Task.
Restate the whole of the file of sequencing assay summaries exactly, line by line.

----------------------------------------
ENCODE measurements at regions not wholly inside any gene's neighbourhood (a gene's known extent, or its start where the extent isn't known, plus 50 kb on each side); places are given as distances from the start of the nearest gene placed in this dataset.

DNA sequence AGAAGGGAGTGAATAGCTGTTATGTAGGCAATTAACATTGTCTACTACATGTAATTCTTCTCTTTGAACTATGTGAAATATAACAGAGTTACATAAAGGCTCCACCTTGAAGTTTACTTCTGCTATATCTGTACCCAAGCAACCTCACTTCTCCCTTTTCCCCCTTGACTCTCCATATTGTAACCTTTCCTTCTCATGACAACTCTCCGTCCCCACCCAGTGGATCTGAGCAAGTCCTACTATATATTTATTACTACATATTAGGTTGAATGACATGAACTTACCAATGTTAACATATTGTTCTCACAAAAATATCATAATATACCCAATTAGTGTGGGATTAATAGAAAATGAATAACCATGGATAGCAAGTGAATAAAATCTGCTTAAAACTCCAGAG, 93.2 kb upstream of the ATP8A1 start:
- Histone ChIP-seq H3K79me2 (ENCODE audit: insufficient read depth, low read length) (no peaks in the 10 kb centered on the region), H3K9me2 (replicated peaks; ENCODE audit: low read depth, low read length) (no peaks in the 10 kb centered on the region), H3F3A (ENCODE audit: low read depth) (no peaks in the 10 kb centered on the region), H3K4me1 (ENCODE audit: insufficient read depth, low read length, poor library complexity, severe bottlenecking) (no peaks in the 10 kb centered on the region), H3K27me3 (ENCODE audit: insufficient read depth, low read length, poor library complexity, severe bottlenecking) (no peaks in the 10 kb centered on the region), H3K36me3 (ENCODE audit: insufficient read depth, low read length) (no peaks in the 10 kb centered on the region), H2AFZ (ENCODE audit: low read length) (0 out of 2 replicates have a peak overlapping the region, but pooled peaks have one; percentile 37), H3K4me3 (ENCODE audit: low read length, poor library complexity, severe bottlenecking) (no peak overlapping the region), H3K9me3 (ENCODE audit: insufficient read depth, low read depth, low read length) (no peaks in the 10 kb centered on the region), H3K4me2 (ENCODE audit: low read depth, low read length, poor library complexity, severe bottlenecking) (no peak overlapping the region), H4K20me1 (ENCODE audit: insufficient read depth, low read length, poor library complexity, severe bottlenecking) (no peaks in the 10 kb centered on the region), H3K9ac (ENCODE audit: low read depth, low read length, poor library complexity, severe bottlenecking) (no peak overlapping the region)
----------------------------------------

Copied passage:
ENCODE measurements at regions not wholly inside any gene's neighbourhood (a gene's known extent, or its start where the extent isn't known, plus 50 kb on each side); places are given as distances from the start of the nearest gene placed in this dataset.

DNA sequence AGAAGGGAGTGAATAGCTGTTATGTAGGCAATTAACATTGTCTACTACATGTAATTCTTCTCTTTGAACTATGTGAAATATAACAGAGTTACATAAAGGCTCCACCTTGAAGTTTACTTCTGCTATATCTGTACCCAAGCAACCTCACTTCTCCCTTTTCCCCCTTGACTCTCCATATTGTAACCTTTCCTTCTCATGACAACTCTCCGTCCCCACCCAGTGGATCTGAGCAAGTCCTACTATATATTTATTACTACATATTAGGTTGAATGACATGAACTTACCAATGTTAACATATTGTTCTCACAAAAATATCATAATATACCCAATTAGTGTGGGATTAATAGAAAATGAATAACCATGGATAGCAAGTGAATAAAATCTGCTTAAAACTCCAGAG, 93.2 kb upstream of the ATP8A1 start:
- Histone ChIP-seq H3K79me2 (ENCODE audit: insufficient read depth, low read length) (no peaks in the 10 kb centered on the region), H3K9me2 (replicated peaks; ENCODE audit: low read depth, low read length) (no peaks in the 10 kb centered on the region), H3F3A (ENCODE audit: low read depth) (no peaks in the 10 kb centered on the region), H3K4me1 (ENCODE audit: insufficient read depth, low read length, poor library complexity, severe bottlenecking) (no peaks in the 10 kb centered on the region), H3K27me3 (ENCODE audit: insufficient read depth, low read length, poor library complexity, severe bottlenecking) (no peaks in the 10 kb centered on the region), H3K36me3 (ENCODE audit: insufficient read depth, low read length) (no peaks in the 10 kb centered on the region), H2AFZ (ENCODE audit: low read length) (0 out of 2 replicates have a peak overlapping the region, but pooled peaks have one; percentile 37), H3K4me3 (ENCODE audit: low read length, poor library complexity, severe bottlenecking) (no peak overlapping the region), H3K9me3 (ENCODE audit: insufficient read depth, low read depth, low read length) (no peaks in the 10 kb centered on the region), H3K4me2 (ENCODE audit: low read depth, low read length, poor library complexity, severe bottlenecking) (no peak overlapping the region), H4K20me1 (ENCODE audit: insufficient read depth, low read length, poor library complexity, severe bottlenecking) (no peaks in the 10 kb centered on the region), H3K9ac (ENCODE audit: low read depth, low read length, poor library complexity, severe bottlenecking) (no peak overlapping the region)